Matsey v. Tribley
ORDER STAYING Proceedings and Administratively Closing Case. Signed by District Judge Matthew F. Leitman. (HMon)
UNITED STATES DISTRICT COURT
EASTERN DISTRICT OF MICHIGAN
MELVIN MATSEY, #236265,
Case No. 14-cv-14082
Hon. Matthew F. Leitman
ORDER STAYING PROCEEDINGS
AND ADMINISTRATIVELY CLOSING CASE
This is a habeas case under 28 U.S.C. ' 2254. Michigan prisoner Melvin
Matsey (APetitioner@) was convicted of four counts of breaking and entering a
building with intent to commit a larceny, Mich. Comp. Laws ' 750.110, following a
jury trial in the Oakland County Circuit Court and was sentenced, as a fourth habitual
offender, Mich. Comp. Laws ' 769.12, to concurrent terms of 5 to 40 years
imprisonment in 2012.
Petitioner=s pending habeas petition contains claims
concerning the effectiveness of appellate counsel, the admission of other acts
evidence, the consolidation of the cases, and the sufficiency of the evidence.
Respondent has filed an answer to the petition asserting that the first and fourth
claims are unexhausted and that all of the claims lack merit. Petitioner has filed a
reply to that answer.
Having reviewed the matter, the Court finds that Petitioner has not properly
exhausted his first and fourth habeas claims in the state courts and that he must do
so before pursuing those claims on federal habeas review. Accordingly, the Court
shall stay the proceedings to allow Petitioner to return to the state courts to fully
exhaust all of his habeas claims.
It is well-settled that a state prisoner filing a habeas petition under 28 U.S.C.
'2254 must exhaust available state court remedies as to all of his claims. See
O=Sullivan v. Boerckel, 526 U.S. 838, 845 (1999) (Astate prisoners must give the state
courts one full fair opportunity to resolve any constitutional issues by invoking one
complete round of the State=s established appellate review process@); Rust v. Zent,
17 F.3d 155, 160 (6th Cir. 1994). To satisfy the exhaustion requirement, the claims
must be "fairly presented" to the state courts, meaning that the petitioner must have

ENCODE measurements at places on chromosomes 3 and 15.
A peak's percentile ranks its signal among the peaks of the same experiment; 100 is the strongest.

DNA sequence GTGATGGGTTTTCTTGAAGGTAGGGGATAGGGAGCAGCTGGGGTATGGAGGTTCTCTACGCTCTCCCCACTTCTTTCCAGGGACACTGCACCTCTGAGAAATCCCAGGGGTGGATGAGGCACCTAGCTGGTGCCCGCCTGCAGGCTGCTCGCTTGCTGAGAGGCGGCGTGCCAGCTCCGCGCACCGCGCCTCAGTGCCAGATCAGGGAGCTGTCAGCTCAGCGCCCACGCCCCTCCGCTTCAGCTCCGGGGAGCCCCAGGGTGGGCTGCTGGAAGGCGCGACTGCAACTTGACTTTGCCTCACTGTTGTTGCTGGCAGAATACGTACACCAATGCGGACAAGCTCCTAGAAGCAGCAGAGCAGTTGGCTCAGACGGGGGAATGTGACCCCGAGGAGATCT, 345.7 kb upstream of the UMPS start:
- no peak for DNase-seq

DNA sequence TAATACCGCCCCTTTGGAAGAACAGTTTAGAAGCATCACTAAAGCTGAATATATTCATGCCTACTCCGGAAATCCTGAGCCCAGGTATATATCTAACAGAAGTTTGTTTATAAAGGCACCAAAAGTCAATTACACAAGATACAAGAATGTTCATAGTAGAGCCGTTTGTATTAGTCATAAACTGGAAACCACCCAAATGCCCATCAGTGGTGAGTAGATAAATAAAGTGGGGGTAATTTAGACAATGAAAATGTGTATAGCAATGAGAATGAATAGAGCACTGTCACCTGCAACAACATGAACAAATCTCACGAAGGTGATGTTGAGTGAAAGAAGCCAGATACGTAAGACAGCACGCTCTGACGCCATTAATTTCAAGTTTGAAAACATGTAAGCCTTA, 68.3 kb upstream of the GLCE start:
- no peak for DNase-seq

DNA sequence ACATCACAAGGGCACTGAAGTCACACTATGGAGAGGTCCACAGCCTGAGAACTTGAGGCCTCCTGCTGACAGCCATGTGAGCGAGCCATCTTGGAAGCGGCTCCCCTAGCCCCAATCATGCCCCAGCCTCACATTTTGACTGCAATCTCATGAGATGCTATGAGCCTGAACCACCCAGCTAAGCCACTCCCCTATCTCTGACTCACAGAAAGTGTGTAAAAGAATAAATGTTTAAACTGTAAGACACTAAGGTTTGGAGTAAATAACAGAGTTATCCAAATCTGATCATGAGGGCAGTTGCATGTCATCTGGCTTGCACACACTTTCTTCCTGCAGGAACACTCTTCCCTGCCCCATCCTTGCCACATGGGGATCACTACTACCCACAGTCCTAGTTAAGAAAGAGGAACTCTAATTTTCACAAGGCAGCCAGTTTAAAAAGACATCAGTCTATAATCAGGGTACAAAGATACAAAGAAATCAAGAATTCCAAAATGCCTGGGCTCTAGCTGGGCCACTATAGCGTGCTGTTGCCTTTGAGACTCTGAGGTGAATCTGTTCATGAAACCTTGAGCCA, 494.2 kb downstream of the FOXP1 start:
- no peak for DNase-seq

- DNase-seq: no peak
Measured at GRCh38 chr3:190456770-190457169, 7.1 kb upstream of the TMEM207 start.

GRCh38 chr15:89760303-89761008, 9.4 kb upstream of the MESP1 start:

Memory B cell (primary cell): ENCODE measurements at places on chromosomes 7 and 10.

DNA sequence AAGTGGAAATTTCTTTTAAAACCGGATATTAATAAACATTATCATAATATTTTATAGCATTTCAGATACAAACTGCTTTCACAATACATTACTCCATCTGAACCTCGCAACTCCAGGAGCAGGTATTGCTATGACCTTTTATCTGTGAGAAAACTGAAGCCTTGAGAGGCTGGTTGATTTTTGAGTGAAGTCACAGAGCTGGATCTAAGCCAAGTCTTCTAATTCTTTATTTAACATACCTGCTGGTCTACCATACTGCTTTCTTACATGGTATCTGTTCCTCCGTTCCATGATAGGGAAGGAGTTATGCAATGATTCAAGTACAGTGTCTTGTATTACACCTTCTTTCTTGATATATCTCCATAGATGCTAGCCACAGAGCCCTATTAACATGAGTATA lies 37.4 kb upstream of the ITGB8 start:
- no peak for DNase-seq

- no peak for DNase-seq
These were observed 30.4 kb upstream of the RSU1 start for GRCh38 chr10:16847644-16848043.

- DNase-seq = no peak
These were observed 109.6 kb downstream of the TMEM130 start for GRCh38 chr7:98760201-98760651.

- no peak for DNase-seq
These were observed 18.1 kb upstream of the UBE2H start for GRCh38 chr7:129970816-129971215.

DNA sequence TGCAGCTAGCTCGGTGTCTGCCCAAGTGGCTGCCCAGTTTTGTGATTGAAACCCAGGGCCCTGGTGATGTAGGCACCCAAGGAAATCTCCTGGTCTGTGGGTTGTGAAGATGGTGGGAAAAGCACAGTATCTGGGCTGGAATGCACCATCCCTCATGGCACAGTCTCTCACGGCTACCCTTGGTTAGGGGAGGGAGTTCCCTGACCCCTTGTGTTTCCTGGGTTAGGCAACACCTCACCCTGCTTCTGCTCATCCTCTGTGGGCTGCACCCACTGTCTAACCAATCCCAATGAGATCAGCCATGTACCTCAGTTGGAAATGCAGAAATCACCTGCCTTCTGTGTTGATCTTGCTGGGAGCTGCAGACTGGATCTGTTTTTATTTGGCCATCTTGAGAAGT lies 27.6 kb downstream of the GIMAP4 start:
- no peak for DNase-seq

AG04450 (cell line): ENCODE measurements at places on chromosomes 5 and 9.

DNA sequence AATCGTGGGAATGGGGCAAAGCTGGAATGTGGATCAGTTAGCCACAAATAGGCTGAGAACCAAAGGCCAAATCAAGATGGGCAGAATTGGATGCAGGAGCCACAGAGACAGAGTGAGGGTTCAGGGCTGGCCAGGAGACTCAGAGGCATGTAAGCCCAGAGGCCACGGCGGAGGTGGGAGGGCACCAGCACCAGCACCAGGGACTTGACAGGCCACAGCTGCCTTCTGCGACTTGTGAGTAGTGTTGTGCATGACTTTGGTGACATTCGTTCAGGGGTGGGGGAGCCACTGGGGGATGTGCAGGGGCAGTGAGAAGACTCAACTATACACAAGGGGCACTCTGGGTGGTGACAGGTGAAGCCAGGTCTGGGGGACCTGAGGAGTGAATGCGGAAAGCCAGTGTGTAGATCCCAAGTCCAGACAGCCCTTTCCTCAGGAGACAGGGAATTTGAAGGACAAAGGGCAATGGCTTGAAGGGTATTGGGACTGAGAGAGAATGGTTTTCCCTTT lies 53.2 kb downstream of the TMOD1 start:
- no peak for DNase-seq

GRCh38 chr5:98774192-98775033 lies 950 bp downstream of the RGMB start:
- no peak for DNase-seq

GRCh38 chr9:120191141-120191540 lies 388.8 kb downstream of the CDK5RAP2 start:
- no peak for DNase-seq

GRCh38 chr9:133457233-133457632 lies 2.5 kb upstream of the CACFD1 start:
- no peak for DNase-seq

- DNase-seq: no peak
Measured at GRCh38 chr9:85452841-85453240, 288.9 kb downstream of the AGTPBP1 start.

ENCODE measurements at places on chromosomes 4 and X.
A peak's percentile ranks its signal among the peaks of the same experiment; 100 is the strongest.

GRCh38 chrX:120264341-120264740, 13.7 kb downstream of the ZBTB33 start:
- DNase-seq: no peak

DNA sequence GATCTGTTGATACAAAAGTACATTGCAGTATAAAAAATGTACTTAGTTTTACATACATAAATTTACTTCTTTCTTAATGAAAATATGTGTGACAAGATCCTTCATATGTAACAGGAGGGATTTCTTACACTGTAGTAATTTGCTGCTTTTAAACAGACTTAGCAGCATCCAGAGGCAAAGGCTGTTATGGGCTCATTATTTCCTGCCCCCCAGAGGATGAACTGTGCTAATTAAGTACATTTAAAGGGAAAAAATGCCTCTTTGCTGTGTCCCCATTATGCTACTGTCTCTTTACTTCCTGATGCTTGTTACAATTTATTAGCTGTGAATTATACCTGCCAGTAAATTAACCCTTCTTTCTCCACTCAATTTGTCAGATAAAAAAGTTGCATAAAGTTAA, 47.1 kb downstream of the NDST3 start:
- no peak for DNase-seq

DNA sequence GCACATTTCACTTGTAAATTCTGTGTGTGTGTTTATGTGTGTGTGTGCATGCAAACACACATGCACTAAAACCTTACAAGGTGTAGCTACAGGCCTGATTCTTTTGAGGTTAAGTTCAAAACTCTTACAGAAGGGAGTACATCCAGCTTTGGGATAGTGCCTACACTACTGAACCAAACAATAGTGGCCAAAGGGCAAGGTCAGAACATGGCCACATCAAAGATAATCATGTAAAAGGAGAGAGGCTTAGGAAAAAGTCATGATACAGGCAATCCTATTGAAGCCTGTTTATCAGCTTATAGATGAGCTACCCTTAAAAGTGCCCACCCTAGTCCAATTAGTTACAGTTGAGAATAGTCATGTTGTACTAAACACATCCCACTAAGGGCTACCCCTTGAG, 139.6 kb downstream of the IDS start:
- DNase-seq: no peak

asserted both the factual and legal bases for the claims in the state courts. McMeans
v. Brigano, 228 F.3d 674, 681 (6th Cir. 2000); Williams v. Anderson, 460 F.3d 789,
806 (6th Cir. 2006) (citing McMeans). The claims must also be presented to the
state courts as federal constitutional issues. Koontz v. Glossa, 731 F.2d 365, 368
(6th Cir. 1984). A Michigan prisoner must present each issue to the Michigan Court
of Appeals and the Michigan Supreme Court to satisfy the exhaustion requirement.
Hafley v. Sowders, 902 F.2d 480, 483 (6th Cir. 1990); Welch v. Burke, 49 F. Supp.
2d 992, 998 (E.D. Mich. 1999).
While the exhaustion requirement is not
jurisdictional, a Astrong presumption@ exists that a petitioner must exhaust all
available state remedies before seeking federal habeas review. Granberry v. Greer,
481 U.S. 129, 131, 134-35 (1987).
The burden is on the petitioner to prove
exhaustion. Rust, 17 F.3d at 160.
In this case, the record reflects that Petitioner has not exhausted his claims
concerning the effectiveness of appellate counsel and the sufficiency of the evidence
in the state courts.
While Petitioner raised those claims before the Michigan
Supreme Court on direct appeal of his convictions, he did not present them to the
Michigan Court of Appeals. The presentation of those claims to the Michigan
Supreme Court on discretionary review without first presenting them to the